Prime Minister Narendra Modi dramatically announced repealing of the three farm laws on the Guru Purab, the birth anniversary of Guru Nanak Dev Ji. He also declared that a committee would be constituted to look into all aspects of Agriculture, including the Minimum Support Price (MSP). The decision has been interpreted by different people differently, depending on their political affiliations. What do the so-called farmers' protest and the decision to repeal the laws mean to our Constitutional democracy?
The opposition parties, especially the Congress and Trinamool Congress, competing for the same opposition space, quickly came forward, congratulating farmers and taking credit for the victory. This celebration is not surprising at all. Calling this – a triumph of democracy – because the laws were undemocratic and draconian- is a shocking and dangerous argument. The political parties challenging the ruling dispensation do not realise that by encouraging this toolkit politics, they undermine the Constitutional mechanisms of which they are part and parcel.
On expected lines, the protesting farmer's organisations claimed their victory but continued with the protests undermining the rights of other citizens. After consultation in the parliamentary committees, in May 2020, the farm laws were proposed. They were open to inputs and suggestions. Then, the agitating farmer's organisations did not take much trouble to deliberate and discuss the same. When the bills were passed by the parliament, the agitation started in Punjab mainly by the middlemen who were into the agricultural produce business in September 2020. After two months, the protesting mobs were diverted to the borders of Delhi with the fundamental argument – we (farmers) did not ask for the reforms. A ridiculous argument one can hear in a country where framers of the Constitution believed the legal text as an instrument of peaceful social change. When the Government called for dialogue to make necessary amendments, unconditional withdrawal of the laws was the single point agenda of the protesters occupying streets. After the repeal of laws, now a new set of demands has been put forth.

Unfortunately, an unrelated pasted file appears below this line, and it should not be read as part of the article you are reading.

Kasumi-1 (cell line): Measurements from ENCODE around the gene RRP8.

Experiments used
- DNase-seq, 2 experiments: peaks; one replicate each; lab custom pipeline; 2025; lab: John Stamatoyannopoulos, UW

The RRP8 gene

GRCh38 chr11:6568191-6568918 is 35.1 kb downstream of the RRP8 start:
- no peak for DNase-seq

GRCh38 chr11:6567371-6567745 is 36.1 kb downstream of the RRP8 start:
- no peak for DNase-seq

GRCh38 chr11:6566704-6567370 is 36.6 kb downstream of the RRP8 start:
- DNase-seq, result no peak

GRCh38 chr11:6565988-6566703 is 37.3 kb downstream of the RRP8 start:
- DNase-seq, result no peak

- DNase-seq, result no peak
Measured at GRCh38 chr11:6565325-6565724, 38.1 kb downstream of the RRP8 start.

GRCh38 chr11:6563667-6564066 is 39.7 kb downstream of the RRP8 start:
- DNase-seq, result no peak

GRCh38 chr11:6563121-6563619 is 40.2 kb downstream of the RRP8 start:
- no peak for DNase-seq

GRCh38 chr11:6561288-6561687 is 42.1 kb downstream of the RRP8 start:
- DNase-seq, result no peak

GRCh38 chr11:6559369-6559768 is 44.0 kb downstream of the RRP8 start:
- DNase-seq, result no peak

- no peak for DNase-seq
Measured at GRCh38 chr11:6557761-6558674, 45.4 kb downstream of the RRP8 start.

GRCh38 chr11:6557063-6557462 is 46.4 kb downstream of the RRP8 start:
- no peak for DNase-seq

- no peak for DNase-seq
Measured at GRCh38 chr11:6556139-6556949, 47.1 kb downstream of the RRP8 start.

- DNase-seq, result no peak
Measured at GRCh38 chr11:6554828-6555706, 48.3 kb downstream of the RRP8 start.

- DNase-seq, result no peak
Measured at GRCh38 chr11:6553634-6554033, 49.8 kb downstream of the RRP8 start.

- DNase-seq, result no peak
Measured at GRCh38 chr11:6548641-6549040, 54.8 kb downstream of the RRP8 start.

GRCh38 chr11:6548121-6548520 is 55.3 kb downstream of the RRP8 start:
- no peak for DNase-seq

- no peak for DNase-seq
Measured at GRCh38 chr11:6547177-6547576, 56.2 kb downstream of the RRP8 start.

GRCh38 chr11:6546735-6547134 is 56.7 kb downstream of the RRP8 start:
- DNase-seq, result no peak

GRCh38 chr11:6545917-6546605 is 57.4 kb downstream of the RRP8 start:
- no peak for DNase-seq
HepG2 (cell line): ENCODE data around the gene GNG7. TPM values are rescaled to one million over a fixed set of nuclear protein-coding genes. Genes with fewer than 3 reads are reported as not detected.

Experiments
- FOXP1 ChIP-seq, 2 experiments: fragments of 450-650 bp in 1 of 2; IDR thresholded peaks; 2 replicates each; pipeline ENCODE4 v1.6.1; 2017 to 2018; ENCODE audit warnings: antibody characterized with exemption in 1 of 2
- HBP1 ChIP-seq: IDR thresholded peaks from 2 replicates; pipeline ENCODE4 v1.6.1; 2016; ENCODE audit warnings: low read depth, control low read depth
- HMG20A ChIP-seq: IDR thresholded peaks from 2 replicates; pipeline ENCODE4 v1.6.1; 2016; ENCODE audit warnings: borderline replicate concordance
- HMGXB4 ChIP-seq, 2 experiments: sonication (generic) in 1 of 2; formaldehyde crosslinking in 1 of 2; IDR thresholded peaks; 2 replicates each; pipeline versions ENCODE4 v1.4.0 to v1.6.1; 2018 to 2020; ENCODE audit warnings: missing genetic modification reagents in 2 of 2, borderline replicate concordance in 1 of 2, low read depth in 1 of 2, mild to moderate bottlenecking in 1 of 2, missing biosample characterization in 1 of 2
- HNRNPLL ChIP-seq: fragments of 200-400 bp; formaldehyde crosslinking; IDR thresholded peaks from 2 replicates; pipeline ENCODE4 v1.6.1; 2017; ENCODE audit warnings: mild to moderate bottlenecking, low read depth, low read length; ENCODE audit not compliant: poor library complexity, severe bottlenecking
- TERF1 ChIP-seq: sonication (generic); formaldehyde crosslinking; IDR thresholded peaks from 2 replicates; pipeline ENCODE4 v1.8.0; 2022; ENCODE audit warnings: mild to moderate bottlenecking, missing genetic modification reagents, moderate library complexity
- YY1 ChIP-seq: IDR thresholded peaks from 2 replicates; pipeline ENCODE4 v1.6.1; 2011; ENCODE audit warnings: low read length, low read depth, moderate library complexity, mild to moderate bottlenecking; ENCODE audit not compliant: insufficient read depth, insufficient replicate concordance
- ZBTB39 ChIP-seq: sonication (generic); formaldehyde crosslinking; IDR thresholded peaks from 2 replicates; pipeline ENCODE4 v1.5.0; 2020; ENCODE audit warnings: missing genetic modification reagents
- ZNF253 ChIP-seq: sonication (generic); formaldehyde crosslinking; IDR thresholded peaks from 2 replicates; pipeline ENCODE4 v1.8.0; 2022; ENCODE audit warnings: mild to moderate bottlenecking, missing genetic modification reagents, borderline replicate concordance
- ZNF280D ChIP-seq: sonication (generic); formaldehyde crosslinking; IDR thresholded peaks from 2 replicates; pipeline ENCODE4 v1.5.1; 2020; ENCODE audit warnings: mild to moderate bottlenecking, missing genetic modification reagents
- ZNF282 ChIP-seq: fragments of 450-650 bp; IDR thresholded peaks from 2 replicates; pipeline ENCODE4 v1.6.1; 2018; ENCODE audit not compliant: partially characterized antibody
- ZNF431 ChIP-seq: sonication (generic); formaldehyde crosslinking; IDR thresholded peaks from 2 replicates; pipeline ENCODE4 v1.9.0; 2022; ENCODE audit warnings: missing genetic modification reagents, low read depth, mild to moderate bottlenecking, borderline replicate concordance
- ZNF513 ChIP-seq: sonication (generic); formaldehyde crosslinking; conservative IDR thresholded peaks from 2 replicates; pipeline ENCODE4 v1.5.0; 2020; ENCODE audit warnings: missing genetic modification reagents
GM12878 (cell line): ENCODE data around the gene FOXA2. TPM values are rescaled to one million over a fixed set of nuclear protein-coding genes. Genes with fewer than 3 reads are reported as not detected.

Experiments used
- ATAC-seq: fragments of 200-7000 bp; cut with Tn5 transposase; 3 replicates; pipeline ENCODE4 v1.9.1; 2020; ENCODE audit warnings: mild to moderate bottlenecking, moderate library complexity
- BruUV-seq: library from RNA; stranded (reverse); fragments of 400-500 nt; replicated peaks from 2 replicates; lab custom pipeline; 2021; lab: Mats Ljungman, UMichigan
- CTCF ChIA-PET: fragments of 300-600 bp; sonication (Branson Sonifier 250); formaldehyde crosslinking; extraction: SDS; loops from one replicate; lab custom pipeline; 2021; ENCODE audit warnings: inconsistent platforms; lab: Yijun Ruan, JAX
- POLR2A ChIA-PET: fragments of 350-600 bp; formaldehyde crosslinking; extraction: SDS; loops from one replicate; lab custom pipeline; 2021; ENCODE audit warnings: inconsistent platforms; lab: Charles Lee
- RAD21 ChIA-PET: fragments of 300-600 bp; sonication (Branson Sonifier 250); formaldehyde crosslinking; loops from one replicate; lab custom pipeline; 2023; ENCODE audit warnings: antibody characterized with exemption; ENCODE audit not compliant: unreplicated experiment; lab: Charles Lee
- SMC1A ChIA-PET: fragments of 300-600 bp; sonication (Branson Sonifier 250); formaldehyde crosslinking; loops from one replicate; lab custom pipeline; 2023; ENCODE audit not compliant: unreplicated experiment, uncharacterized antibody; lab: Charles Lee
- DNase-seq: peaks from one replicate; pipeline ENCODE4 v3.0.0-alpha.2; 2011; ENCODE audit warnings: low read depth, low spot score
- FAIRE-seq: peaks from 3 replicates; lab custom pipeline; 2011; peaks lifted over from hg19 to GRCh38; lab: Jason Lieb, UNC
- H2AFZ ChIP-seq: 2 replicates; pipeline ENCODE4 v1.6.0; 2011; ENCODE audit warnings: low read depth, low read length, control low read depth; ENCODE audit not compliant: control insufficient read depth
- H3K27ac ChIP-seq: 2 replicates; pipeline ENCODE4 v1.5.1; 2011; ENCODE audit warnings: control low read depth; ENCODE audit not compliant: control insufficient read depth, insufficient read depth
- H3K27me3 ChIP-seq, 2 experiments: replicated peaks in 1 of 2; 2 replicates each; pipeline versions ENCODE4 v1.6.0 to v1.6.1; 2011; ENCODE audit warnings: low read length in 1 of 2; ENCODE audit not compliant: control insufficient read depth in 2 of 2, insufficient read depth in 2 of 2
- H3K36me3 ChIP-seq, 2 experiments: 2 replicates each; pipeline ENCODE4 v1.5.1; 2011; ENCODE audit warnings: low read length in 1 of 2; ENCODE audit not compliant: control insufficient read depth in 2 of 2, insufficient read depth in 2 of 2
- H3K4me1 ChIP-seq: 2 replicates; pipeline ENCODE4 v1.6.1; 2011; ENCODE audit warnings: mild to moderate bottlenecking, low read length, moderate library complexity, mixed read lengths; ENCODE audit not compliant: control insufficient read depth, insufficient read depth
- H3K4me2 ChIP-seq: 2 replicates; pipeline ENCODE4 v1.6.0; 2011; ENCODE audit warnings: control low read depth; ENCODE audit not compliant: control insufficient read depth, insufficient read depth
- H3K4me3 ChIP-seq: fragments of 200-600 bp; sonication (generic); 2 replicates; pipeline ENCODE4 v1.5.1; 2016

The impact of this agitation on democracy and the farming community can be long lasting. The toolkit controversy involving international actors has already put the protest under the scanner. The shades of religious extremism, pitching for the release of rioters and secessionists, and the use of violent criminal acts during the protests undermined the credibility of Samyukta Kisan Morcha (SKM) and its leadership. Now their reckless response to the repealing of laws has further eroded the same. The way civil society organisations, mainly mobilised by the communists of various shades, are using this agitation to challenge and weaken the democratic structure of Bharat is disturbing.
For the Government in power, withdrawing the decision taken at the executive level and passed at the legislative level is not an easy task. The protests in the name of farmers tormented the social fabric in the states like Punjab and Haryana on the religious and caste lines. The possibility of exploiting social divisions for political objectives by the external actors enhances in such a situation. Now using the legal course vacating the occupied public spaces should be Government’s priority.
A toolkit is a fashionable form of politics with the growing influence of social media. World-over, similar strategies are adopted to undermine democracies while using the democratic spaces. Non-democratic countries can effectively use such a scenario in the bigger strategic game. An extensive and reasonable debate on reforming the agriculture sector to enhance the affordability and sustainability of farmers is desirable. At the same time, this toolkit of protests that believes in occupying public places, blackmailing state machinery and promoting anti-Bharat agenda should not become a template to challenge the Constitutional democracy must be our core concern as a nation.